New U.S. government auto safety regulations provide a new incentive to Technologies M4 Inc. (TM4) to advance the development of its revolutionary electric drive system for a wide range of electric-powered cars and light trucks, the company’s president said here today.

David Johnston said recently-revised brake test requirements for electric cars create a more favourable environment for the development of the TM4 drive system for various vehicles including four-wheel drive and sport utilities. He spoke to news media at the 17th International Electric Vehicle Symposium in Montreal.

The innovative TM4 drive system integrates a high-efficiency electric motor with its power and control electronics into a system housed in the vehicle’s wheels. It can be used with all types of electric, fuel cell and hybrid power systems and offers a variety of advantages for vehicle design flexibility and improved control and handling.

The U.S. National Highway Traffic Safety Administration (NHTSA) amended its brake test requirements for electric vehicles last February, eliminating an obstacle to the application of regenerative braking systems (RBS). “Under the new regulations, we can proceed to develop very competitive and realistic applications of our cutting-edge electric motor wheel system as alternatives to conventional drive trains,” Johnston said.

The new NHTSA standard allows use of an electric vehicle’s RBS during certain tests if it remains functional when electric power to the propulsion motors is switched off. RBS extends an electric vehicle’s driving range by applying its kinetic energy to recharge batteries as the vehicle is being decelerated. The RBS can provide an important component of a vehicle’s total braking force requirements.

The previous standard required electric vehicle brakes to meet certain tests with the RBS system inoperative. To meet the test requirements without using RBS, the TM4 system would require modifications that would compromise applications such as 4 X 4’s and SUV’s.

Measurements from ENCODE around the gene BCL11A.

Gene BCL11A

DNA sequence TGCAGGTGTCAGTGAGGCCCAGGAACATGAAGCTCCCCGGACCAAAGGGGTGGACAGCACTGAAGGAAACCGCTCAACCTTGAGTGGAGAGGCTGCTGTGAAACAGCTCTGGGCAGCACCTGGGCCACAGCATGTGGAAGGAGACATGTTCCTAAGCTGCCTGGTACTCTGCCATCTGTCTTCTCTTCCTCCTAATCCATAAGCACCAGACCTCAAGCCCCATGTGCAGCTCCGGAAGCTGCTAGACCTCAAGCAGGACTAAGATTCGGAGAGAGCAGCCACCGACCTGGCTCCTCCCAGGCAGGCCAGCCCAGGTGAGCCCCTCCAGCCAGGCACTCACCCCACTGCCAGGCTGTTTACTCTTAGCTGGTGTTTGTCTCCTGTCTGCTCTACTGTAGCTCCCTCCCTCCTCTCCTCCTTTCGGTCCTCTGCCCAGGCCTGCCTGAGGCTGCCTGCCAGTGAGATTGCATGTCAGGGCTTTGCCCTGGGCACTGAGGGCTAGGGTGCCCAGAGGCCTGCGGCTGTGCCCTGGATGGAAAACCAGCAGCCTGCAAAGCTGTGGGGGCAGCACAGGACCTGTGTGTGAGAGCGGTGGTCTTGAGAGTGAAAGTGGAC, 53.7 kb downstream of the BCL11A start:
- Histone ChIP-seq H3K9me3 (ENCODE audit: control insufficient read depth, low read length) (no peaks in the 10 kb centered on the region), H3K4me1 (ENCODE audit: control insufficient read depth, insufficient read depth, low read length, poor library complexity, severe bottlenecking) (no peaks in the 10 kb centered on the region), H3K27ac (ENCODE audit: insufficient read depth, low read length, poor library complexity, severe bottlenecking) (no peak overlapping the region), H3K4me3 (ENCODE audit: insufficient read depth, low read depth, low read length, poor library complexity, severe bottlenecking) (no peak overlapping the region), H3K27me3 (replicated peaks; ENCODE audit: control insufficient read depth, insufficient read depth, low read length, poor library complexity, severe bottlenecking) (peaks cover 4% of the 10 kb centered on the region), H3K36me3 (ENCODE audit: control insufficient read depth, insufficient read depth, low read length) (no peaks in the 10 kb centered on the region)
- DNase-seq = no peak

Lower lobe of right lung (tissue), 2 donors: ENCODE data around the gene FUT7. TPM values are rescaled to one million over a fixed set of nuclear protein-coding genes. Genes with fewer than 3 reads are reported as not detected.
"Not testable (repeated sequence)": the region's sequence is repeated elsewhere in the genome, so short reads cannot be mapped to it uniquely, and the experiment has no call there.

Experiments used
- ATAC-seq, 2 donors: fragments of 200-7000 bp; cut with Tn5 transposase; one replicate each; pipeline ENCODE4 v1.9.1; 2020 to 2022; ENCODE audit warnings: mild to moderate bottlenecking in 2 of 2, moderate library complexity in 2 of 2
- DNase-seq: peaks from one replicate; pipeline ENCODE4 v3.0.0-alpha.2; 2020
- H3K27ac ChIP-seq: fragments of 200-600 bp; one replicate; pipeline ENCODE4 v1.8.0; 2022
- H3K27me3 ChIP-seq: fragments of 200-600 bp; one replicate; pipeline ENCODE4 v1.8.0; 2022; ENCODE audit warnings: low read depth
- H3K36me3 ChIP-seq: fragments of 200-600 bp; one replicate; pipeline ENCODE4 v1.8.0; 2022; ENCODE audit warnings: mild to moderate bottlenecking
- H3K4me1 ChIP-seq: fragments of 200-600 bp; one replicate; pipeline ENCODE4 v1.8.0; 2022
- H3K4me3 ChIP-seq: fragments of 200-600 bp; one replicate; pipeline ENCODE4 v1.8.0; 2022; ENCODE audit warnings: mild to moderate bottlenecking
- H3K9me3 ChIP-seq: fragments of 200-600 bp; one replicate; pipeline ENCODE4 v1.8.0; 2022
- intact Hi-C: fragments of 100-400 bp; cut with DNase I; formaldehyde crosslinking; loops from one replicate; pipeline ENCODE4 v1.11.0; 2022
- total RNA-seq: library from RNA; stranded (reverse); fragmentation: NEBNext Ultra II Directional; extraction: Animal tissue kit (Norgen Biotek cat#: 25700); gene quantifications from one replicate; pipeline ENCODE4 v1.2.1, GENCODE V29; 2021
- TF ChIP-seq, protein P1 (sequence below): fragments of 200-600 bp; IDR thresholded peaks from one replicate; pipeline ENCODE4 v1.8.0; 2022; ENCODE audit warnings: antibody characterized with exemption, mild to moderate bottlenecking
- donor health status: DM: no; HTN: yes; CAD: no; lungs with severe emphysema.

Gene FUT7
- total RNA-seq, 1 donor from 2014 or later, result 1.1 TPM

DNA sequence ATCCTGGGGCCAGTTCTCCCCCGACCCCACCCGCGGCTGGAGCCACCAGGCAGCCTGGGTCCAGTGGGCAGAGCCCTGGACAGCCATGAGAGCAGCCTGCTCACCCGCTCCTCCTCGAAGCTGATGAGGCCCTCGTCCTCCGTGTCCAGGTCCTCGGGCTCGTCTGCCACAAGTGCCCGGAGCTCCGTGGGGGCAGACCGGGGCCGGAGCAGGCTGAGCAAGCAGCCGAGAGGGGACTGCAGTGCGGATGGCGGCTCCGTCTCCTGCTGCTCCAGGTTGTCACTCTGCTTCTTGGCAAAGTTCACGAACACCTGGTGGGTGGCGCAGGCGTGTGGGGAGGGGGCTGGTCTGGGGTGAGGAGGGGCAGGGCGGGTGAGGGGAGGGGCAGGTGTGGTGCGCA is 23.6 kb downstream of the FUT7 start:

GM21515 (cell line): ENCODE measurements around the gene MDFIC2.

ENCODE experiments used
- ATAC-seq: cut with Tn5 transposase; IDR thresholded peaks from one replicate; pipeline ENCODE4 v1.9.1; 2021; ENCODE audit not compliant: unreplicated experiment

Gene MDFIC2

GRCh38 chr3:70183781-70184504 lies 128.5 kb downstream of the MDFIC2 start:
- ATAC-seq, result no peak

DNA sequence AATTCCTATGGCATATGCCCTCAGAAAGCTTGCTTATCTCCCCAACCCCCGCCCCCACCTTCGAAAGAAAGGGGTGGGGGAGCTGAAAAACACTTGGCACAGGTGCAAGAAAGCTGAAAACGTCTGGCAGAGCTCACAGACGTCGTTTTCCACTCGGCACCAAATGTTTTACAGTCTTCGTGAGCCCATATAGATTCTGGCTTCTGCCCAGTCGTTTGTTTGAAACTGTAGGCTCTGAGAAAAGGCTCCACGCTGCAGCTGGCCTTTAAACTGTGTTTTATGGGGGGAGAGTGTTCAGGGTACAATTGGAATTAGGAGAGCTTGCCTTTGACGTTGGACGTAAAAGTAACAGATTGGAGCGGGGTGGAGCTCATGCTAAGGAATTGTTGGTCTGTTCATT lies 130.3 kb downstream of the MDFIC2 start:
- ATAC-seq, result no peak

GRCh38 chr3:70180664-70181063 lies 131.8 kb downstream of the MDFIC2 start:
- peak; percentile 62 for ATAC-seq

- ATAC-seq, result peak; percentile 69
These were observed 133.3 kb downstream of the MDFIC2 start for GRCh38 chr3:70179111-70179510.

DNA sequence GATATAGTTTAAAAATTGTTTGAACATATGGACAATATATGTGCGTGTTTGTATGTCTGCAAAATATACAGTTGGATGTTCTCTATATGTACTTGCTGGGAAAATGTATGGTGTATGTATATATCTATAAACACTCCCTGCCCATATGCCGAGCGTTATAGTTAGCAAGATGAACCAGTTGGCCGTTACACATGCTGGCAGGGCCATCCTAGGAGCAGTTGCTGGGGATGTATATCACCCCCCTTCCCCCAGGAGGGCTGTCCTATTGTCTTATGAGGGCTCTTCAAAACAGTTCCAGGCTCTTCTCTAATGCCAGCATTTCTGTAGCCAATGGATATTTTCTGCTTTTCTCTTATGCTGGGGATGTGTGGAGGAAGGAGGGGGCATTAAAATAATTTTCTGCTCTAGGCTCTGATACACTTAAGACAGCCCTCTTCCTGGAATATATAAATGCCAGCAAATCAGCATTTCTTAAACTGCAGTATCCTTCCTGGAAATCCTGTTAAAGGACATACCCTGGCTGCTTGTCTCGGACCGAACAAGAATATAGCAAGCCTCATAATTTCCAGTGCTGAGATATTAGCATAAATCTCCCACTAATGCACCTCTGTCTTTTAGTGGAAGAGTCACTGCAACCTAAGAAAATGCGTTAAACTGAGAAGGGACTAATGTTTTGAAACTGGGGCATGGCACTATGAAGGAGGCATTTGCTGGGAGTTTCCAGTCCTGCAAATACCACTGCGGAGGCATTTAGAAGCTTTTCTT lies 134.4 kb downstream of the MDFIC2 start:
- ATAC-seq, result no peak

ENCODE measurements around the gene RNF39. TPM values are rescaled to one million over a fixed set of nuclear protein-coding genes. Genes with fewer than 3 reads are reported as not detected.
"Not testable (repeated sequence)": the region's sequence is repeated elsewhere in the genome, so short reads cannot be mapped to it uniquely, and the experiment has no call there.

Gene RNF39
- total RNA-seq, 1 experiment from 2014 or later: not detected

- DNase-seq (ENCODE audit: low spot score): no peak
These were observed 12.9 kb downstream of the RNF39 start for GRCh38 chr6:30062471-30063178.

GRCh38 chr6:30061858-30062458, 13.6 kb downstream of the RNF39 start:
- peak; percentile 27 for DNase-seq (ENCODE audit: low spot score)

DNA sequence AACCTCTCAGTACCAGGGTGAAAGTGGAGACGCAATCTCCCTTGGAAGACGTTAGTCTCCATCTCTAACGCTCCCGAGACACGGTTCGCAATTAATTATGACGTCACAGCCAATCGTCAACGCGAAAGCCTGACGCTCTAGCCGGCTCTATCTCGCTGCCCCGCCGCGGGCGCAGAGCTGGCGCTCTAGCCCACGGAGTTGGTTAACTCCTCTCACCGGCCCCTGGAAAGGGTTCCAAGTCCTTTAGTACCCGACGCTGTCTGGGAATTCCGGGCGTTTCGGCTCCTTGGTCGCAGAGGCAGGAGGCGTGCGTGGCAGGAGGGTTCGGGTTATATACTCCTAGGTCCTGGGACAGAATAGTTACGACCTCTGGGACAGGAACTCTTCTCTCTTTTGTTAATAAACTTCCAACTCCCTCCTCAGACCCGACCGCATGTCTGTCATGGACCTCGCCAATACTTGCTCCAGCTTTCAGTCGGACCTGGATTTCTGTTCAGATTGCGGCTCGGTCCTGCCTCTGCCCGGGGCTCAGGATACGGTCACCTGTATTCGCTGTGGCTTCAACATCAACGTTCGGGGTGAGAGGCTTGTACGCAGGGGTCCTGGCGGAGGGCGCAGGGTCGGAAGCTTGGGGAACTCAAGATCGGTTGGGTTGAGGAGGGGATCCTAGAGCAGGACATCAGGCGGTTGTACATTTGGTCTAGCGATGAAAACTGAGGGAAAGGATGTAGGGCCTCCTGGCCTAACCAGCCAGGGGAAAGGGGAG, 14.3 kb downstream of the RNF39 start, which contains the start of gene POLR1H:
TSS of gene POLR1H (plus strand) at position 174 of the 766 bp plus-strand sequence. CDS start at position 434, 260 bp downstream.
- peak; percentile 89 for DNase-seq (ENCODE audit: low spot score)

The TM4 system combines both RBS and hydraulic brake systems with approximately equal braking force capabilities, Johnston explained. In operation, the RBS provides the primary braking force, and the hydraulic system is activated when the required braking force approaches the maximum capacity of the RBS.

The braking force of the TM4 RBS is not dependent on the state of charge of the propulsion batteries, he said. Unlike most other RBS, TM4’s RBS can function if the batteries are fully charged with the use of a remote energy dissipator, and if the motors are not powered.
NHTSA said the revised standard will maintain safety benefits while improving the ability of the standards to take full advantage of the unique design features of electric vehicles.

Founded in 1998 by Hydro-Quebec to commercialize electric power technology which has been developed since 1991, Technologies M4 Inc. is a “value-added” company offering custom adaptations of its core product base in the specialty market. Its mission is to develop, design and supply electric power generation, conversion and control systems to the transportation, energy, telecommunications and automation industries for improved energy efficiency and safety and environmental benefits, based on highly integrated power and control technologies.